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Thanks for visiting Daughter of Corn. I hope you enjoy the essays and thoughts about the journeys of a writer in San Miguel....who ends up in Iowa City!

Friday, November 12, 2010

The Ring

Dear Readers:
I continue to publish the excerpts of my cuentito, without knowing if anyone is really reading it, let alone enjoying the story! The Andes and Miguel Angel move forward in narration.....
The Ring
            A mist began to hover in the air, blurring the stars as we quickly headed toward the centro.  Diane wanted to have a bite to eat before we returned to our hotel, and I agreed.  During my conversation with Rodrigo, I’d noticed that the ring was starting to work its way out of the envelope.  Worried, I carefully removed the ring and examined it with interest.  Etched with strange figures of animals and people, the thick silver band exuded a primitive yet appealing energy.  After placing it on my index finger, and carefully folding the paper into my jean pocket, I followed Diane into the Casa Café, a restaurant she’d picked for our evening meal.
            Because of Peter Jackson’s masterful rendition of the Lord of the Rings trilogy, there’s hardly a person alive who doesn’t relate to the magical quality of a ring which can save—or destroy-- the world.  In 1986, though I’d read all of Tolkien’s work, the sensational act of delivering a ring to its rightful owner had not quite made an impact.  In fact, it took an hour or two before I felt the effects of carrying a piece of unknown history on my finger. 
            Whereas I never would have used the word “precious” to describe the piece of jewelry, I do recall becoming rather fond of how it looked on my right hand.  Something inside of me began to rumble, and here is where my confession enters into the forum.  In plain words, I wanted to keep the ring.
            “You know, Diane,”  I started up as we paid our bill, “I wouldn’t mind having a ring like this.”
            She looked at me strangely, then peered at my hand.
            “Corinne,” she stated firmly, “y’all need to remember what Winnie said about Cuzco—you know, that quest for her son? “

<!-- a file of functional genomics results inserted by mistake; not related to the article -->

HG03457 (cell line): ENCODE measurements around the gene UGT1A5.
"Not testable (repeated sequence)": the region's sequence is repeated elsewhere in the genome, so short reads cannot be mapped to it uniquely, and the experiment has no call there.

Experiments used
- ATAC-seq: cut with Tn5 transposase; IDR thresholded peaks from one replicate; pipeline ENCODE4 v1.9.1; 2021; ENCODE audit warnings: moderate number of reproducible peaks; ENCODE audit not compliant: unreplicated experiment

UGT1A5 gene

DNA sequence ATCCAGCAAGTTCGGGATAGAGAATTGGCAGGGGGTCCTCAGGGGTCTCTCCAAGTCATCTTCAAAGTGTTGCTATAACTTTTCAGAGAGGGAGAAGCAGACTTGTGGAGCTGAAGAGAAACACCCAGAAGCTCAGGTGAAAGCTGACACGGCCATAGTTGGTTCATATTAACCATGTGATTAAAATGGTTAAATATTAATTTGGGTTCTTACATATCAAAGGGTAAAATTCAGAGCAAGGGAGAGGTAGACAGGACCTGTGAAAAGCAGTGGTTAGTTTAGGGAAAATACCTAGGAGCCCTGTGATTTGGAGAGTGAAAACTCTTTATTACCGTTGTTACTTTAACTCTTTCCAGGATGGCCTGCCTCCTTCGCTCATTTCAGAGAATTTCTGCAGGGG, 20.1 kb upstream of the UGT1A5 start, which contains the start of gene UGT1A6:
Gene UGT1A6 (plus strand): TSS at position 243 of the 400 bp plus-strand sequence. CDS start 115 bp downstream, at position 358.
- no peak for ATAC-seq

I nodded vaguely, and we stepped into the drizzling fog, which had dampened Cuzco.  Bending our heads while we maneuvered on the cobblestone street toward the hotel, Diana and I forgot about the ring until we spied a dark figure emerging from the silver mist, about 20 feet away.
            “Corina!  Corina!” shouted a low voice.   We immediately halted.
             “Who in God’s name is calling out my name!”  I hissed.  “This is really scary...Let’s get out of here!”
            But the man continued toward us, and uttered with urgency, ”It’s me, Rodrigo!  Mira, Corina, Miguel Ángel is over there!”    He pointed toward our right, where a man stood about twenty feet away, waiting in silent expectation.  The elusive wind had finally arrived.

First Encounter with Guajiro
            He stepped toward us into the dancing light of a swinging farol, and I gasped.  In my mind I had imagined some scruffy bohemian who wore ponchos and huaraches, but before me stood a Greek God:  light-skinned, high cheekbones, with glistening black curls framing his profoundly blue eyes, Miguel Ángel possessed the faun-like beauty of his sister, Reyna, whom I had met in Lima. And he wasn’t wearing a poncho, but a knee-length, dark wool coat, which made the mystery as compelling as an Alfred Hitchcock movie.  Caught up in our nocturnal liaison, I raised my arm with my right hand facing his eyes, and dramatically asked, “Do you remember this, Miguel Ángel?”
            He stopped suddenly, and with a catch in my heart, I realized he was about to turn and leave.  Then he saw the ring on my finger. 
            “Your mother sent it with me from Lima.  My name’s Corinne, and this is Diane.  Can we talk in the café over there?”

Lost Hope
            Miguel Ángel listened politely as I explained the purpose of my visit.  What surprised me most about his reaction was a pronounced disinterest in talking about his family. He simply wanted to take the ring and leave. He didn’t even glance at the letter his mother sent.
            “I can’t believe that he didn’t give me a message for his mother,” I complained to Diane once we got settled back into our quarters at the hotel.  “What’s with this guy?”
            “Maybe he’s depressed.  Or maybe he needs time to think things through,” she suggested.
            I considered Diane’s comment for a few seconds, and concluded, “Yes, but he doesn’t even know where to find us!  He never asked where we were staying!”
             My concern did not prove to be the least bit problematic.  For the next five days we ran into Miguel Ángel everywhere we went.  If I decided I needed a cappuccino pick-up, I would walk into a café and there he’d be sitting, reading a newspaper.  Sometimes all we did was turn the corner and we’d see Miguel Ángel walking toward us from the other direction.  Soon he began to be friendlier, saying a few things other than the standard “Buenos dias” or “Que tal”.  With each succeeding encounter, Miguel Ángel lowered his defensive stance, until one afternoon he took us to an artesania store which a friend of his owned.  At first I was happy because he appeared so anxious to show us the store.  When I realized he was trying to get a commission from his friend for a sale, I felt differently.  After all, I was a friend of the family.  His scheming left me feeling as if he were taking advantage of me.  But then, I had yet to glimpse the true nature of Miguel Ángel.

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